Mon, May 24, 2004 - Page 6 News List

UN group likely to deliver Iran nuke report this week


The UN nuclear watchdog is aiming to finish this week a crucial report on Iran's atomic program, after Tehran handed in an extensive declaration that it says answers US-led charges it is secretly developing nuclear weapons.

Inspectors from the International Atomic Energy Agency (IAEA) will be completing their "assessment later this month," IAEA spokesman Mark Gwozdecky said Saturday, with little more than a week left in the month.

At stake is what the IAEA's 35-nation board of governors will decide when it meets at the agency's headquarters in Vienna on June 14.

The US claims that Iran is hiding a program to build nuclear weapons and has called for the IAEA, which has been investigating the Iranian program since February of last year, to refer the Islamic Republic to the UN Security Council for possible international sanctions.

Iranian ambassador Pirooz Hosseini said Saturday that Iran had submitted late Friday a lengthy declaration on its nuclear program, in comments confirmed by the IAEA.

The report follows one by Iran last October that failed to live up to promises to fully disclose nuclear activities, leaving out such sensitive information as Iran's possession of designs for sophisticated P-2 centrifuges that can enrich uranium to bomb-grade levels.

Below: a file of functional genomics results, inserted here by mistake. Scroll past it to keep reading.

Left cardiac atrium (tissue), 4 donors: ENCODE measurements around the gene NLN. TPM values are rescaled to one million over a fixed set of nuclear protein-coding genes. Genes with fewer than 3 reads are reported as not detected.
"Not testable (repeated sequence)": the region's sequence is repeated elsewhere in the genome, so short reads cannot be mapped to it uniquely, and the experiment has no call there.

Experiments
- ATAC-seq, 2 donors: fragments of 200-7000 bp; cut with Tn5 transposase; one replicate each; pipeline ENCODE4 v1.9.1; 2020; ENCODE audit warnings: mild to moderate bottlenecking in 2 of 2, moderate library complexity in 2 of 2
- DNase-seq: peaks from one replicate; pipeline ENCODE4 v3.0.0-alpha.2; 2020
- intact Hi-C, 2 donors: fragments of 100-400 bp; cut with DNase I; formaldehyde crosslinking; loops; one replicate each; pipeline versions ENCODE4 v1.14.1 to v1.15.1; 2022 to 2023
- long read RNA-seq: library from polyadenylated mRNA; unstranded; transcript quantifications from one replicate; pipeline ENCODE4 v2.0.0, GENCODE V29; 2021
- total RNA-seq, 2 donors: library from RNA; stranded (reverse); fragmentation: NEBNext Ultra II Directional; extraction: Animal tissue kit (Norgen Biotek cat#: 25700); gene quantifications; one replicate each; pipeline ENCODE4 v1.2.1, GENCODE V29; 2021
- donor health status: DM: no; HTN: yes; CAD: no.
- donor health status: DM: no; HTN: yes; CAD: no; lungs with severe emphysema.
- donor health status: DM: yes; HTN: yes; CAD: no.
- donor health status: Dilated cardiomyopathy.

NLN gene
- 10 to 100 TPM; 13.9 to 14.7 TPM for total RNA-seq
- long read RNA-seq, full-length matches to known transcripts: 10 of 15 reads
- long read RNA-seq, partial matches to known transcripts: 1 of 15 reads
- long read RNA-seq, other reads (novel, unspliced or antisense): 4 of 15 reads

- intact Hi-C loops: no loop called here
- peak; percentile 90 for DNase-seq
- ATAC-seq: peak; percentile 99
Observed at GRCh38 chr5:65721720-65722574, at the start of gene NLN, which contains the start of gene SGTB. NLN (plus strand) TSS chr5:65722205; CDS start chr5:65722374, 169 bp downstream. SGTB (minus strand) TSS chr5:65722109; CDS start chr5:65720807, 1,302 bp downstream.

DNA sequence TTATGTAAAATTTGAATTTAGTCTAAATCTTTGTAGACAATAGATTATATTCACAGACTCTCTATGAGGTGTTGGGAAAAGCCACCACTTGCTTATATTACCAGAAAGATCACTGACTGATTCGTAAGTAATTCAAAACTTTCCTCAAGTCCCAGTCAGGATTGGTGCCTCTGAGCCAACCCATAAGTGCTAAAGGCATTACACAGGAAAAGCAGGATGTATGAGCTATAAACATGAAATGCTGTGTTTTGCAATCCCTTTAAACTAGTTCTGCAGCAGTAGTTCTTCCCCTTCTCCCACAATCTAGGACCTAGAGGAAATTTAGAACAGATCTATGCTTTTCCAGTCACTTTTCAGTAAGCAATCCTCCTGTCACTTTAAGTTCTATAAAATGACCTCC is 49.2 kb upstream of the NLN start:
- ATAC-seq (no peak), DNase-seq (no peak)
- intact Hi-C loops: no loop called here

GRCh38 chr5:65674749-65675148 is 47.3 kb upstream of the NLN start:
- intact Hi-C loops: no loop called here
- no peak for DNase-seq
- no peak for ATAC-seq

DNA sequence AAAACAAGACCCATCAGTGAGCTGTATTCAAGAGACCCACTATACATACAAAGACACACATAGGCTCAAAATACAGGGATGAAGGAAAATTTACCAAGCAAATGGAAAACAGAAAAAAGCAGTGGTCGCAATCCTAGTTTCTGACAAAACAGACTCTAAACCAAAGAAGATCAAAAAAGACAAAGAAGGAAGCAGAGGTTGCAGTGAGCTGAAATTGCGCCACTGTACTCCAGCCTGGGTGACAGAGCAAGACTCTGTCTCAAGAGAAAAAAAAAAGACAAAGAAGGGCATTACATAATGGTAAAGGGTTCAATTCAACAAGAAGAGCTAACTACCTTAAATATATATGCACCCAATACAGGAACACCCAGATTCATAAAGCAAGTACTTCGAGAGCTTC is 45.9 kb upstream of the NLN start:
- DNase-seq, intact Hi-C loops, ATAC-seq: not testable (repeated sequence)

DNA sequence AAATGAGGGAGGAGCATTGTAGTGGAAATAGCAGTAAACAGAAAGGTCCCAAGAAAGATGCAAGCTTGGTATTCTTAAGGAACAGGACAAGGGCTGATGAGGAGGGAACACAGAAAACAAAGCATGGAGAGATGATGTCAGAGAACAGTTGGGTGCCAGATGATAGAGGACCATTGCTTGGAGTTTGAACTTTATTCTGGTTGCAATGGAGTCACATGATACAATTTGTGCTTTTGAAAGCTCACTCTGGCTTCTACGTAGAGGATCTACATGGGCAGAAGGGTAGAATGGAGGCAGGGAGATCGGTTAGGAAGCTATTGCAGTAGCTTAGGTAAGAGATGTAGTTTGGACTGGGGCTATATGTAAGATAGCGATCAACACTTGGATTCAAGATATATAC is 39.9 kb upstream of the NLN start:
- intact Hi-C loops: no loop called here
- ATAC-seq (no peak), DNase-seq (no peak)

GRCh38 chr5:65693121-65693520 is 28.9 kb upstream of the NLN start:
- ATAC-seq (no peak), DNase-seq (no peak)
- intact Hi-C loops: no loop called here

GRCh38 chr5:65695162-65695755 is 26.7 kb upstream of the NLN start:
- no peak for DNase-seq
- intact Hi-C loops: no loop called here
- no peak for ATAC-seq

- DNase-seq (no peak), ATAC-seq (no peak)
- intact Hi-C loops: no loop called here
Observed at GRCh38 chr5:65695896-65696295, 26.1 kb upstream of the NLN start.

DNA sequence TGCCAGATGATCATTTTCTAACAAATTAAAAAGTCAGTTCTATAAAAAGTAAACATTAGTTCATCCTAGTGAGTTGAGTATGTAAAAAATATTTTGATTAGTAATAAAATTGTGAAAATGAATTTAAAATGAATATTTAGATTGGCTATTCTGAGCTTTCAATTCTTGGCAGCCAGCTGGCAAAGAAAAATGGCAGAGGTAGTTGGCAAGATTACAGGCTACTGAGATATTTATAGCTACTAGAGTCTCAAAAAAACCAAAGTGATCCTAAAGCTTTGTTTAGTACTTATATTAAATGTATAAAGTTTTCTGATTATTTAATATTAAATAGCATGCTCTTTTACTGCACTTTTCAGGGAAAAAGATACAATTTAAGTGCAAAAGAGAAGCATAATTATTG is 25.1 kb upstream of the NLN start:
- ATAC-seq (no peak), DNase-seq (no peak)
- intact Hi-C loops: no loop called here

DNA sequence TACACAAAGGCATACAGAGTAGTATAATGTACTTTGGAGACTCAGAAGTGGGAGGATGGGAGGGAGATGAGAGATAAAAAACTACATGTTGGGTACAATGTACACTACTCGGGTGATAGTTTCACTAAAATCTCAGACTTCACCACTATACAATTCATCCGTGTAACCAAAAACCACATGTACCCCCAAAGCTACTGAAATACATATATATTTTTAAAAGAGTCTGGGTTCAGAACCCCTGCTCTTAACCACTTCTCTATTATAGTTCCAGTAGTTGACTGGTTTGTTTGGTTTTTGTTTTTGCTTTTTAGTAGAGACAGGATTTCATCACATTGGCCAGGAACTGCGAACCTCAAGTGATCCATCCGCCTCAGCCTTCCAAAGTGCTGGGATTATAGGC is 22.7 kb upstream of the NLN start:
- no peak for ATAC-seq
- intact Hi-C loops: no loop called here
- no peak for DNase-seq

Iranian Foreign Minister Kamal Kharazi has said Tehran expects the IAEA probe to be completed by next month.

But diplomats in Vienna said the new Iranian declaration had come too late for the IAEA to be able to evaluate it fully before the board meeting.

One diplomat said the evaluation would involve difficult technical analyses and follow-up tests that could take from six months to a year.

And the UN atomic agency will be unable to make a final finding on Iran at the meeting next month not only because of the late date of the Iranian declaration but also due to Tehran's delaying international inspections, diplomats said.

A delay to a crucial round of inspections in March "threw us out of sequence," an official close to the IAEA said, adding that inspections will have to continue past next month.

Iran delayed inspections after the IAEA board in March condemned it for failing to report key activities such as the P-2.

Gwozdecky said the Iranians had filed the declaration under an additional protocol to the nuclear Non-Proliferation Treaty that mandates tougher inspections.

"This declaration should provide broader information about Iran's nuclear and nuclear-related activities and will facilitate the IAEA's assessment of the correctness and completeness of information already provided by Iran on its past and present nuclear activities," Gwozdecky said.

Iran claims it is solely seeking to develop nuclear energy for peaceful electricity production and needs to enrich uranium as fuel for reactors.

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